Ken Smith, chairman of IAI certification, suggests the error rate may not fairly represent the profession because the test takers were anonymous and there was no way to determine their credentials.

But fingerprint examiner David Grieve, editor of the Journal of Forensic Science, said in an article that the test results were alarming and noted that reaction in the forensic science community "ranged from shock to disbelief."

"Errors of this magnitude in a discipline singularly admired and respected for its touted absolute certainty . . . produced chilling and mind-numbing realities," he wrote.

Examiners Have Difficulty Passing Test

Test results in 1997 and 1998 were better.

But people currently working as examiners have difficulty passing a certification test offered by the International Assn. for Identification. Close to 50% of the examiners who take it flunk, Smith said. One part requires examiners to compare crime scene prints with 15 sets of identified prints.

"That's the part most people fail," Smith said.

Those examiners can still testify in court. Certification may add credibility to an examiner's testimony, but it is not a requirement.

Some leaders in the profession say error rates on such tests suggest more training is needed. But there are no mandatory training standards in the U.S. Each law enforcement agency establishes its own, resulting in a hodgepodge of classes, on-the-job training and seminars.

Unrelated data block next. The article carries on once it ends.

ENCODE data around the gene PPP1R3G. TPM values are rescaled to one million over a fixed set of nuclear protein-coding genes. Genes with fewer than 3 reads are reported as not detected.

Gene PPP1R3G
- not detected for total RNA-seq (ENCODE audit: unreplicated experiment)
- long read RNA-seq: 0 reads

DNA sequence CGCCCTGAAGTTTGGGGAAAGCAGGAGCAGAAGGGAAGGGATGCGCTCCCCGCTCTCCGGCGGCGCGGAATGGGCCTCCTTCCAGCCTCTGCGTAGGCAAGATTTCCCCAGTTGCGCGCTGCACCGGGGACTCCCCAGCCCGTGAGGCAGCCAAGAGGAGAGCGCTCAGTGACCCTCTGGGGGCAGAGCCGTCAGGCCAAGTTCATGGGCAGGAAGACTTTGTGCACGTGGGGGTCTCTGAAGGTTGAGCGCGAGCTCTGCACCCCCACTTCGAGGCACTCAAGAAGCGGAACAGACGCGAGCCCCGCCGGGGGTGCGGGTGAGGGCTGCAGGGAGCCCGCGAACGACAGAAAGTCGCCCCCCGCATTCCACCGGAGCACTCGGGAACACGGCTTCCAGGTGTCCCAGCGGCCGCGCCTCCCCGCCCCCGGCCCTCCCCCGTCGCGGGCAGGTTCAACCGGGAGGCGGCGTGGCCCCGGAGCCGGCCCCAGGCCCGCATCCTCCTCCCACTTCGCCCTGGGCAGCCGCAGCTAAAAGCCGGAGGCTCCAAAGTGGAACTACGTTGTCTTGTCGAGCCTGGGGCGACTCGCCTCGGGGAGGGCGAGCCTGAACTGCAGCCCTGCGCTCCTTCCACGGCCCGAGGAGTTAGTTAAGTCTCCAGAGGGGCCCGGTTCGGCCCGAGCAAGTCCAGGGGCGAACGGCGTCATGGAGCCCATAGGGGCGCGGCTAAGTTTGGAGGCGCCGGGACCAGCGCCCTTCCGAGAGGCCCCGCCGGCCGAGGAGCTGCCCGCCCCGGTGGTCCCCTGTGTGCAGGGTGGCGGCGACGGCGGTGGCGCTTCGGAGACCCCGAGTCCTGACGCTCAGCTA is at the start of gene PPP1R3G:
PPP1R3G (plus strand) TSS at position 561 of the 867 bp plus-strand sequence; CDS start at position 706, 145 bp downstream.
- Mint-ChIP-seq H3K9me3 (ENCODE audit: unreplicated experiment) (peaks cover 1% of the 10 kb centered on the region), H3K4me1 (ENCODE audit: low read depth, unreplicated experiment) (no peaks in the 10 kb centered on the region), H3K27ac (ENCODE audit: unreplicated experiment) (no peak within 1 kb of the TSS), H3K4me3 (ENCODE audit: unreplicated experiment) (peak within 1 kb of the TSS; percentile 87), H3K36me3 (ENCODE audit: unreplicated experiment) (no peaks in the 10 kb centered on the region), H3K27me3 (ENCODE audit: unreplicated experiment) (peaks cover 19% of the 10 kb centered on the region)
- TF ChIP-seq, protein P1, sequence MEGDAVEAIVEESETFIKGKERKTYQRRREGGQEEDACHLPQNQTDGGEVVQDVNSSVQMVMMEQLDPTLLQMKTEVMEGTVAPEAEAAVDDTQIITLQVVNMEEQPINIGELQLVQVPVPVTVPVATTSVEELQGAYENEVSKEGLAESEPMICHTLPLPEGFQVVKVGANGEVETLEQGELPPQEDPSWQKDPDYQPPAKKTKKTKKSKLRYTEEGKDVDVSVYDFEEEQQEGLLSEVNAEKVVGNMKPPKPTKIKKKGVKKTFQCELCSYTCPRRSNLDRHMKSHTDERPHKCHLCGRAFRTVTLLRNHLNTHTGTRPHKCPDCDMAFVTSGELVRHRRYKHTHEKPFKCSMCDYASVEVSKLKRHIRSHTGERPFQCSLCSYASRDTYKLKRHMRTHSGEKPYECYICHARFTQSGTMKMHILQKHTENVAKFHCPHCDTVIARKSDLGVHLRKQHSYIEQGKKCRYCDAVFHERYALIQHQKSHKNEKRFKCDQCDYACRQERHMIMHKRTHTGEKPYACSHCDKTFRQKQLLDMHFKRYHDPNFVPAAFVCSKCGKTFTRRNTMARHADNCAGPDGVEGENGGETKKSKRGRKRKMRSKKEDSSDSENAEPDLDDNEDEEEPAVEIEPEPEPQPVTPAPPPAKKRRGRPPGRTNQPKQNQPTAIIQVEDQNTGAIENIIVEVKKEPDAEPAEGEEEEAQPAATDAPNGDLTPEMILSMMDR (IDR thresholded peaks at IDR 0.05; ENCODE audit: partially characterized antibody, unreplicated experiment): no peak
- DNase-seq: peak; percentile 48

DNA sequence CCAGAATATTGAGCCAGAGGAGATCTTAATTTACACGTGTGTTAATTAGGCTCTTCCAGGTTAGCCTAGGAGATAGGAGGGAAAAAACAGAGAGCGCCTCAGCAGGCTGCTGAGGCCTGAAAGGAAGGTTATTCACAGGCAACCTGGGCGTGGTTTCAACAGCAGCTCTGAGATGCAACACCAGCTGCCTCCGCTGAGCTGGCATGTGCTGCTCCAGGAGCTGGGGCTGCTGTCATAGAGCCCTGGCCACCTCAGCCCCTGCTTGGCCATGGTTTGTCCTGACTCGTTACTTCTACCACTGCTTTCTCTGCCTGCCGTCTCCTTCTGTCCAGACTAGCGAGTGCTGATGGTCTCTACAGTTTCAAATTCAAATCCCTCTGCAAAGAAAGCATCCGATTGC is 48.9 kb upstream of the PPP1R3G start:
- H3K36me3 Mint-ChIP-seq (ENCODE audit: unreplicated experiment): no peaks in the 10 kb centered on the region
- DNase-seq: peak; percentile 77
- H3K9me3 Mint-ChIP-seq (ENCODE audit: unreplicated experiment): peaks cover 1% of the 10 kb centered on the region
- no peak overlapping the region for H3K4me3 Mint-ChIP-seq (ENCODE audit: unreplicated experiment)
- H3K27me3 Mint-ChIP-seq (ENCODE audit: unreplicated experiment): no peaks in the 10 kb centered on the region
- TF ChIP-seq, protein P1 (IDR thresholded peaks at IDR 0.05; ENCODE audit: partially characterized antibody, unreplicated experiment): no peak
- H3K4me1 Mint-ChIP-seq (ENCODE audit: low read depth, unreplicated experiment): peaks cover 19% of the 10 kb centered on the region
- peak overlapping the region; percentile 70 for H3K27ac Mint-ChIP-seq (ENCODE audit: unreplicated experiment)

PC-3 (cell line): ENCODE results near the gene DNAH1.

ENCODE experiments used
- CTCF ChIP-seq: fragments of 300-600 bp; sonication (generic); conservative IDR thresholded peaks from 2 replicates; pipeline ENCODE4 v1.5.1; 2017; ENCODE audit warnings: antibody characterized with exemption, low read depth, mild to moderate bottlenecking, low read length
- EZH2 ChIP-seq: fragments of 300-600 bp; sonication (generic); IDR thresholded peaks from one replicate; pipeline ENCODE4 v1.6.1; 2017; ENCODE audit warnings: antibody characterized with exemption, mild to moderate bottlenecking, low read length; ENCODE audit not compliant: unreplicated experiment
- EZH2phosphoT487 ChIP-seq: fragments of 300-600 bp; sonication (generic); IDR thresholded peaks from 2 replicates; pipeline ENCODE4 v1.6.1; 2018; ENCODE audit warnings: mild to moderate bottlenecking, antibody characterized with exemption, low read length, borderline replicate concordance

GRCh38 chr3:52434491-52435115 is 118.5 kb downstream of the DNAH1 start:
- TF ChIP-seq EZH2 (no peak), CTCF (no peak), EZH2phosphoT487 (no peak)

In Los Angeles County, the sheriff's department requires 1 to two years of training, according to William Leo, a fingerprint examiner in the Scientific Services Bureau.

The Los Angeles Police Department requires its examiners to spend up to three years lifting prints at crime scenes before they can start learning how to make fingerprint comparisons, Capt. Paul Enox said. He said there is no set time for such training. Prospective examiners can start testifying in court whenever the department's "quality assurance" program determines they have mastered the techniques.

Neither Los Angeles agency requires IAI certification for its examiners.

Pat Wertheim, a fingerprint analyst and trainer from Oregon, said the quality of training varies widely.

"You could have a rural county police department . . . where the police chief would walk in and pick someone to go to a weeklong school and say, 'You be our fingerprint person,' " he said. "It is a sad state of affairs."